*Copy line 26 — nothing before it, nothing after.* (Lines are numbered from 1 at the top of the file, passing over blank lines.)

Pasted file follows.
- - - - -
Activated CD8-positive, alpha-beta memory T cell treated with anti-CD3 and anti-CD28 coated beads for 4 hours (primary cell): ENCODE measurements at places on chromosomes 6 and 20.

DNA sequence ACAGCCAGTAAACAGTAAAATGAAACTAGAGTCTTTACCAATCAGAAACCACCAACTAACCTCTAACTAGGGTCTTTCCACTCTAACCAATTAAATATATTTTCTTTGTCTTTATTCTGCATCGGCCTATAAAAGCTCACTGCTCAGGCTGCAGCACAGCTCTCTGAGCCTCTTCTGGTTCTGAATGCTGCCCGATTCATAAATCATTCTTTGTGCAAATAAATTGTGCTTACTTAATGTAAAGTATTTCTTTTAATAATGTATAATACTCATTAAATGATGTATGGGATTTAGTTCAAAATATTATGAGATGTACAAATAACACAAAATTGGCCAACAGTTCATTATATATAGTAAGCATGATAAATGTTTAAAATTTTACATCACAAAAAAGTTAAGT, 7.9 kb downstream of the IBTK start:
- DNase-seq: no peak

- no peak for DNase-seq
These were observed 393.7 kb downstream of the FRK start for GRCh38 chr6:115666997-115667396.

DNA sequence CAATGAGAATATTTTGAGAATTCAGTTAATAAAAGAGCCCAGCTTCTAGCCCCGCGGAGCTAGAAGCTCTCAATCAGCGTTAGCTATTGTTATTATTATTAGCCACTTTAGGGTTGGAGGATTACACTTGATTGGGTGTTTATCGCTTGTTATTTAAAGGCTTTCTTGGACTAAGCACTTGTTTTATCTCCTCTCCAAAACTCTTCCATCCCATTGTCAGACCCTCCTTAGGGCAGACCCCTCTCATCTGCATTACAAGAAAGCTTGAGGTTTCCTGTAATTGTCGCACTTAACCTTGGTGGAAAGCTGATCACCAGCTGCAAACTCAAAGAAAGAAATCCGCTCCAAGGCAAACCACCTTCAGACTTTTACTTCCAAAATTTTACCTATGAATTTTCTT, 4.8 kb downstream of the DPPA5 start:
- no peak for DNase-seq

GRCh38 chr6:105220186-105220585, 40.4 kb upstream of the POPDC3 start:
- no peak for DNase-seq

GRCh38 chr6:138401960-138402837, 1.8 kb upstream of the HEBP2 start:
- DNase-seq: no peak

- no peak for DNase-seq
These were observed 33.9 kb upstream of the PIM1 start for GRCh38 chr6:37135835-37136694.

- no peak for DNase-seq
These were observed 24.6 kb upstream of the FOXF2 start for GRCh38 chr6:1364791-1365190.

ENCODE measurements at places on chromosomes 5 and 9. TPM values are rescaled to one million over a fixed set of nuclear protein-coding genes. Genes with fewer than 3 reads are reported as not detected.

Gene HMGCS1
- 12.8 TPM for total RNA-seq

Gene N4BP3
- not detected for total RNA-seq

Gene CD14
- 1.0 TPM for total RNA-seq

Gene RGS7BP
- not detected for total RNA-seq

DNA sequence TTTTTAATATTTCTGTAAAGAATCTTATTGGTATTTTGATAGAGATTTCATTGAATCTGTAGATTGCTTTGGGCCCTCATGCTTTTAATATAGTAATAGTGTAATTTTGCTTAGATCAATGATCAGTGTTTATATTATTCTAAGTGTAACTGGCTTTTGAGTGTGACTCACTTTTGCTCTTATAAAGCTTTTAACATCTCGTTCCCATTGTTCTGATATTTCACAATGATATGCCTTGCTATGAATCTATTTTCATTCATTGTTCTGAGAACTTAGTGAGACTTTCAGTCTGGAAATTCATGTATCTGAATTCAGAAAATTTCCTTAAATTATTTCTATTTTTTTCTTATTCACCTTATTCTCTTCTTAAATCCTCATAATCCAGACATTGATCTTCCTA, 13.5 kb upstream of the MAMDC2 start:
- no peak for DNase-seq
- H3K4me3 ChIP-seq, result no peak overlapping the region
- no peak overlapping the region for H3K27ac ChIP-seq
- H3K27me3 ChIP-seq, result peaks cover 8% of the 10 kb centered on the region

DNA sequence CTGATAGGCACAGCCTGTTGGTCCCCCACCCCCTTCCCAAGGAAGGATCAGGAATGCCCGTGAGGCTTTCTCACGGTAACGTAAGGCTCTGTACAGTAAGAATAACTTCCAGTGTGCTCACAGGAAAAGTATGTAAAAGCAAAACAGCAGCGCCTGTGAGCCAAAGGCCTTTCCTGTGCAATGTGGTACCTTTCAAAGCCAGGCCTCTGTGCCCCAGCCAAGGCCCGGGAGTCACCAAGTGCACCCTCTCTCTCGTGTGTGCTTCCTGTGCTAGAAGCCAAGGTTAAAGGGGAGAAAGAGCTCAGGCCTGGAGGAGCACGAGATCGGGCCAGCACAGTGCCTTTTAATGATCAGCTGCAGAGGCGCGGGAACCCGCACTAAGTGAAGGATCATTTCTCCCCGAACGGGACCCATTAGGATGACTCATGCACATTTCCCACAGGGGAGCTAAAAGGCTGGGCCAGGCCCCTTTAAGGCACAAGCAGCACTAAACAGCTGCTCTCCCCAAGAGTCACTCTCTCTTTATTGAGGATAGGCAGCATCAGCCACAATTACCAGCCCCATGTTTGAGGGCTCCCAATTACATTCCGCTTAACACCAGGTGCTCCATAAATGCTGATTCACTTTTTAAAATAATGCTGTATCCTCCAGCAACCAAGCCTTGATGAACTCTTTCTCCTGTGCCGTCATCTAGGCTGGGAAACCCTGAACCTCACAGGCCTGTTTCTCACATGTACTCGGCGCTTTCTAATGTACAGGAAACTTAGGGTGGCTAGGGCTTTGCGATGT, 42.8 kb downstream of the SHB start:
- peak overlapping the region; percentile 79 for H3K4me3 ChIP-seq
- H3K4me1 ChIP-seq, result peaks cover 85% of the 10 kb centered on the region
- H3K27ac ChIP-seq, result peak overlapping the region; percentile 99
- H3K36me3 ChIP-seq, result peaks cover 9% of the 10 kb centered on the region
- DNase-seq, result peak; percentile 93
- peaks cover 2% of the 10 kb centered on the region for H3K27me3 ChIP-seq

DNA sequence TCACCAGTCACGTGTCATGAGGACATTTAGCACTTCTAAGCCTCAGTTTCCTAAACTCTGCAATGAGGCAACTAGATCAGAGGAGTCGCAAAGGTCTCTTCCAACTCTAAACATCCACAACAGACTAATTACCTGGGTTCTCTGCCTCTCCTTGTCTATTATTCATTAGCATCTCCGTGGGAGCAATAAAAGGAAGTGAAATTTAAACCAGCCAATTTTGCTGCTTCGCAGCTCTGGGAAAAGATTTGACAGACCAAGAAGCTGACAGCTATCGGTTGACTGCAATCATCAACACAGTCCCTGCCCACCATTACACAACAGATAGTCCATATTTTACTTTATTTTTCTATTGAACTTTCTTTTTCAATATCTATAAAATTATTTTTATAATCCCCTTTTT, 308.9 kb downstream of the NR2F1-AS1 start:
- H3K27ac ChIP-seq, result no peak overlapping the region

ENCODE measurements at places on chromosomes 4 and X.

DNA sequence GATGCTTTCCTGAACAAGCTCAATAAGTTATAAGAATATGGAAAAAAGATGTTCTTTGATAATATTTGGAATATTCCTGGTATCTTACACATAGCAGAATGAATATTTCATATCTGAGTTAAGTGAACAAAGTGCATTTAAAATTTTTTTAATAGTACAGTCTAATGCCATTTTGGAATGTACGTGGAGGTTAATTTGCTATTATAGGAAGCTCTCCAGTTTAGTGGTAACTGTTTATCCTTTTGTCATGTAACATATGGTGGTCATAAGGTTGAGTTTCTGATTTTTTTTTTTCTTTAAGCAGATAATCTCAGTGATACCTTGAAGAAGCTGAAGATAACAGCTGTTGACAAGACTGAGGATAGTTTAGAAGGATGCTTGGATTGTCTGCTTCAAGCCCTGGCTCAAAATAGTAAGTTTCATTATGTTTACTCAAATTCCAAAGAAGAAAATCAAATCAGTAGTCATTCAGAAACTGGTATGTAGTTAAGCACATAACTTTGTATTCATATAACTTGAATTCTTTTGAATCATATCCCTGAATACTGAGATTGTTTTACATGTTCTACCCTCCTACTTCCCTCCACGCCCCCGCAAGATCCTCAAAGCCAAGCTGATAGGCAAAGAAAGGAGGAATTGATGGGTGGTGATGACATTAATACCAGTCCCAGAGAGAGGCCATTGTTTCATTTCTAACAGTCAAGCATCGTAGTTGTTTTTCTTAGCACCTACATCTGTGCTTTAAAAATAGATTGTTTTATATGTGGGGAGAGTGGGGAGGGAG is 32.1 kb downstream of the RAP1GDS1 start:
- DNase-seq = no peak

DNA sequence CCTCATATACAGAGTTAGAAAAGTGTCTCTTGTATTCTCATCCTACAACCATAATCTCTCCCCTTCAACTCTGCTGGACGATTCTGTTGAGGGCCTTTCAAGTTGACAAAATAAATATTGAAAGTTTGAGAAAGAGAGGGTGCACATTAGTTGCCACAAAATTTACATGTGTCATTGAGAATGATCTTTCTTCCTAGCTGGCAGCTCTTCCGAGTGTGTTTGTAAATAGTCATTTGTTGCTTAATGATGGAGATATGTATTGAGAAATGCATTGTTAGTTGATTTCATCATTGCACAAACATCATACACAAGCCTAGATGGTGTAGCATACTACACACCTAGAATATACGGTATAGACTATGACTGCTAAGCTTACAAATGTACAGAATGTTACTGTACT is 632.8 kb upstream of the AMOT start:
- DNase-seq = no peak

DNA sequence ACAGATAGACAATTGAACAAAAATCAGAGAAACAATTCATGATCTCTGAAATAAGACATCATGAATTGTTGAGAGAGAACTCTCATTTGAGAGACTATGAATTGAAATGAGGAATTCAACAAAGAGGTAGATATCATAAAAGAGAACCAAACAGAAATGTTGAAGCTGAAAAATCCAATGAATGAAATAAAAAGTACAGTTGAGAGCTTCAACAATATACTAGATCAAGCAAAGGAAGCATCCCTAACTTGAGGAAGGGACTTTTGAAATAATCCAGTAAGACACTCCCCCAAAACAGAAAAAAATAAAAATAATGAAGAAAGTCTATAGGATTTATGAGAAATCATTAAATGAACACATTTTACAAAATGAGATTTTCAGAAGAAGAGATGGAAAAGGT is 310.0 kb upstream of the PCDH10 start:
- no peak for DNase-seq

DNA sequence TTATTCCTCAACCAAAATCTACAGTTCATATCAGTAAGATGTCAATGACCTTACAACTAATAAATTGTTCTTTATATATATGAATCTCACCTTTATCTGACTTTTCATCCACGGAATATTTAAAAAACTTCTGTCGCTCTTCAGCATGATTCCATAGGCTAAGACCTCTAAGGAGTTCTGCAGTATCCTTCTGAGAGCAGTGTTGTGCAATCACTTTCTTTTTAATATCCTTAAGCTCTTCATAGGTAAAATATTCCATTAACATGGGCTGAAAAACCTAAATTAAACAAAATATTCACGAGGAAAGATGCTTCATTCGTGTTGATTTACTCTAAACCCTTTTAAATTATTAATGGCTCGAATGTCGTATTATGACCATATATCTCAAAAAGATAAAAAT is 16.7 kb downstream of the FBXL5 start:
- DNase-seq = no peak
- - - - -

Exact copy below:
- no peak for DNase-seq